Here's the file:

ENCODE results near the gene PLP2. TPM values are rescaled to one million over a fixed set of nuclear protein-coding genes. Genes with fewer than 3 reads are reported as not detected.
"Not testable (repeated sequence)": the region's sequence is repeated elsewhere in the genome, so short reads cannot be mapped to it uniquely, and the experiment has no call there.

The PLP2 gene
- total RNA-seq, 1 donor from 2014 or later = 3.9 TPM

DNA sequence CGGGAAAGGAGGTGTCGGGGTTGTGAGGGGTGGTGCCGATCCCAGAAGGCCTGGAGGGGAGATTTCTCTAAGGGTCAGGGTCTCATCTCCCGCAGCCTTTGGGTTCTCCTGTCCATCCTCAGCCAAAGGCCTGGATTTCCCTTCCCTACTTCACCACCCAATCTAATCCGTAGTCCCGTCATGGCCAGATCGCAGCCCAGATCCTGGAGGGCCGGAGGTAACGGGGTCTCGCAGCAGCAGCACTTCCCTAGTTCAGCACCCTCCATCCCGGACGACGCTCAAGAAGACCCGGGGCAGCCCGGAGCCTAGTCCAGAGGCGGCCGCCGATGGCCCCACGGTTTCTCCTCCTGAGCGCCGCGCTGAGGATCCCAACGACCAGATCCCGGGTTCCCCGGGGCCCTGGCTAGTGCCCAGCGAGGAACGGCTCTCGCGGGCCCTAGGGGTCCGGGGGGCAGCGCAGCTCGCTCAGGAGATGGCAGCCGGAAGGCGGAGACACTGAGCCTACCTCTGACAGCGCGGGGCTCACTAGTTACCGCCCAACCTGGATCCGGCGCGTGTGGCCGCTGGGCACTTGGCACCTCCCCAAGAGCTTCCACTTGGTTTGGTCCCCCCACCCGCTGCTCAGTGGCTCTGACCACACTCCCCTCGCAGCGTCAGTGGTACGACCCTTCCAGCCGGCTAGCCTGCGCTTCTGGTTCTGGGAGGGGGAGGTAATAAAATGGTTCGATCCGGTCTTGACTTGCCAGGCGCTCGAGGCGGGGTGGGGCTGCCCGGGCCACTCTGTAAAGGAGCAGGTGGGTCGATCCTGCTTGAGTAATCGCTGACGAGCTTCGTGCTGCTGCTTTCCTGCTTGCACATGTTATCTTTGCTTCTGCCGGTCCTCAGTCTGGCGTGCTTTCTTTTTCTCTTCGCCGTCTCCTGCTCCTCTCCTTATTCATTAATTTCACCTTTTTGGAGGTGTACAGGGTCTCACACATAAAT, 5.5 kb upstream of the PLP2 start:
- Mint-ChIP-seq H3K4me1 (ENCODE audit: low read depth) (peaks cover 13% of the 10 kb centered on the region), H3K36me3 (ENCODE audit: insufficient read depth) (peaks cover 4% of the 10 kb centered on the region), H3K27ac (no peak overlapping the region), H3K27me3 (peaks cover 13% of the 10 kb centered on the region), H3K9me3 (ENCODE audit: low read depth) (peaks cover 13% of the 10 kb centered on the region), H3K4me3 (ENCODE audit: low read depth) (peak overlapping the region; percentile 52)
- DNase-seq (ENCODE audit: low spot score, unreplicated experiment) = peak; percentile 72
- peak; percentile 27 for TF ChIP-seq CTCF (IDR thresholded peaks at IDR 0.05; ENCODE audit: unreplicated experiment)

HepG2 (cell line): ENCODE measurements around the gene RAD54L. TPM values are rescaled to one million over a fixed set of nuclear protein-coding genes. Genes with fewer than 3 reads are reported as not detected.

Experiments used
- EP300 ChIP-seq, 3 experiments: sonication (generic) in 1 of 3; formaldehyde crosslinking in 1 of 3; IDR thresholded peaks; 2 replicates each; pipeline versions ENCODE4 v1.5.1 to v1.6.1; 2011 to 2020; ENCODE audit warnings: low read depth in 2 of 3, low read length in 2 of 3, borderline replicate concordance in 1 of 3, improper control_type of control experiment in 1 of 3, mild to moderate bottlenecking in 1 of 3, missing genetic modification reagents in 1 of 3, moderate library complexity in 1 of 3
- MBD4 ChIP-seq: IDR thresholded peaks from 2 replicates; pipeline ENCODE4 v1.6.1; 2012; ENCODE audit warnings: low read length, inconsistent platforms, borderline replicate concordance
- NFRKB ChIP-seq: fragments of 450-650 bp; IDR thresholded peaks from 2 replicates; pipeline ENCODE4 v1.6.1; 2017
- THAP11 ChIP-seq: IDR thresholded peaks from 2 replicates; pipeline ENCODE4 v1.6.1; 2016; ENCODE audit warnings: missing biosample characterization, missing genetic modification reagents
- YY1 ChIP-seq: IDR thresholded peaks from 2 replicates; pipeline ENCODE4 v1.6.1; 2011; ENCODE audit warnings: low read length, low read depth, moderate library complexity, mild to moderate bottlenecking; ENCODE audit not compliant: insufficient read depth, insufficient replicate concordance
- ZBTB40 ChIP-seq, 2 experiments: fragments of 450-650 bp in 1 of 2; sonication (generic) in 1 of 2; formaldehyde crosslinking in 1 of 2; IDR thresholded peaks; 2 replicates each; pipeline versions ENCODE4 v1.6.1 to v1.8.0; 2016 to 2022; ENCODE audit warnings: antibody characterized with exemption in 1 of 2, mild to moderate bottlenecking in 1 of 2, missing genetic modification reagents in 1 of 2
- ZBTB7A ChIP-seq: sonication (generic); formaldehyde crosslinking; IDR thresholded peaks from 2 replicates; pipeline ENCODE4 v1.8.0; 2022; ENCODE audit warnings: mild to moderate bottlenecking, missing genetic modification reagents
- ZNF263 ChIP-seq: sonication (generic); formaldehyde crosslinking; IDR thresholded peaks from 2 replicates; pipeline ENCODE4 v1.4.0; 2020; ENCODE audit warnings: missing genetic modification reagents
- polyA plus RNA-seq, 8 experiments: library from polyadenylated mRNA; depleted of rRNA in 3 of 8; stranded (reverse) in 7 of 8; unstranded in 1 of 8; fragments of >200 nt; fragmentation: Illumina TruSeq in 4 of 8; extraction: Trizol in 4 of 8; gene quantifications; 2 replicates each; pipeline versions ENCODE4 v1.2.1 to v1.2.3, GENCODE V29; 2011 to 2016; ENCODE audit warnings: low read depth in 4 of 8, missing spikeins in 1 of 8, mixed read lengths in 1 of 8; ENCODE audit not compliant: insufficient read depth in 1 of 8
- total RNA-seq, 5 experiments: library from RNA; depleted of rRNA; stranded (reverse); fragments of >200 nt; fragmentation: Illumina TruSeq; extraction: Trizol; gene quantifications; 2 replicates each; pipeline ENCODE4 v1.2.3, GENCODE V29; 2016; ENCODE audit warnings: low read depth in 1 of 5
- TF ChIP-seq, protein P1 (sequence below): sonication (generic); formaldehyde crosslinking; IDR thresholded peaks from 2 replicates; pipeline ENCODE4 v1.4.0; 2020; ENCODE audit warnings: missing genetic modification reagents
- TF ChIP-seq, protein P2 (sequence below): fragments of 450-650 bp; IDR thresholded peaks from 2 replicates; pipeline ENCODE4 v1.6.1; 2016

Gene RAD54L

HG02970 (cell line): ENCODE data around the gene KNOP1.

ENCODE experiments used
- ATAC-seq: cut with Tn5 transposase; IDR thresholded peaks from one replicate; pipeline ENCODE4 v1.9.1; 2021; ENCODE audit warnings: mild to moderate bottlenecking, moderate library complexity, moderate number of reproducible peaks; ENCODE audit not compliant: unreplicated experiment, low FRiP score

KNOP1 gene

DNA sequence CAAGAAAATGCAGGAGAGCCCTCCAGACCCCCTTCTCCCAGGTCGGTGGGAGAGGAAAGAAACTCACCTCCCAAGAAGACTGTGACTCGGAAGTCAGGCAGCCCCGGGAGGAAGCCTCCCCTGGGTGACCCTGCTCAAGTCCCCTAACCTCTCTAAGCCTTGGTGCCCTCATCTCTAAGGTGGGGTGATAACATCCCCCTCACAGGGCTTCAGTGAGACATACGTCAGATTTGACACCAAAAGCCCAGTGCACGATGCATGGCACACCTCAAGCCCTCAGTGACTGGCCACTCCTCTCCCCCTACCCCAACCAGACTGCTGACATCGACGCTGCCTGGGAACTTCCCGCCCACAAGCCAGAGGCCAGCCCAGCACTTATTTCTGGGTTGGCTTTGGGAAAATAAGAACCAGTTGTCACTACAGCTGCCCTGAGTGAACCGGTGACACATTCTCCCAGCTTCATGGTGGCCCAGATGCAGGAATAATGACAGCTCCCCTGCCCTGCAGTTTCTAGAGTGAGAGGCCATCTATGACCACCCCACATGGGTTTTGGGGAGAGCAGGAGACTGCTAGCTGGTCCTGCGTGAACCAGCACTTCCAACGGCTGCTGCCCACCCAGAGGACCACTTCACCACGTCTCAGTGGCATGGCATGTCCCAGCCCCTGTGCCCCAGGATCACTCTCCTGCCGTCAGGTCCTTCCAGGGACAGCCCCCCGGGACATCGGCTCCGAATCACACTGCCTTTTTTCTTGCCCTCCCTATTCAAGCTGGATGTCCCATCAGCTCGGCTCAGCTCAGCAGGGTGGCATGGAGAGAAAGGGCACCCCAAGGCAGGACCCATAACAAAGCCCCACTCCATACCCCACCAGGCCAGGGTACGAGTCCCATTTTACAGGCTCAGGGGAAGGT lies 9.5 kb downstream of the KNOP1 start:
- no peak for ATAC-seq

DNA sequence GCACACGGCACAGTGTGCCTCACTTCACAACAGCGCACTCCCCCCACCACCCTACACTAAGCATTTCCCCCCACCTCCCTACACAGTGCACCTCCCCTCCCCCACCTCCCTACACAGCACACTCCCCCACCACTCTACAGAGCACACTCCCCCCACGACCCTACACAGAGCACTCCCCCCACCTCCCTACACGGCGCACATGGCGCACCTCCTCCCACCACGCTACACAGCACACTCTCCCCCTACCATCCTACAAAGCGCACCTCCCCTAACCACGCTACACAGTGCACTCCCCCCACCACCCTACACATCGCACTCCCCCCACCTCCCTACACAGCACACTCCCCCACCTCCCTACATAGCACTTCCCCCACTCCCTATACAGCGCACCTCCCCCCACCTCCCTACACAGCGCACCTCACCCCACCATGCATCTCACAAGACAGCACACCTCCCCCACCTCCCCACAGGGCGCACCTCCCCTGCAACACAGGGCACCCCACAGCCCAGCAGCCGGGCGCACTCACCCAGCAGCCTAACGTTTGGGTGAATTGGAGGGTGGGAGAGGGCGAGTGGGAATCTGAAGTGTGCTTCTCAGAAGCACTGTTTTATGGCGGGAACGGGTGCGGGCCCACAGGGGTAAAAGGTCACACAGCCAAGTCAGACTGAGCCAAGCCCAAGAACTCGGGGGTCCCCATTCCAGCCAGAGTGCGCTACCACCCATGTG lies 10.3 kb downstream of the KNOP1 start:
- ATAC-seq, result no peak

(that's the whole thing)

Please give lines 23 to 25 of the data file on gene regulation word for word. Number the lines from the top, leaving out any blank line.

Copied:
Gene RAD54L

HG02970 (cell line): ENCODE data around the gene KNOP1.

ENCODE experiments used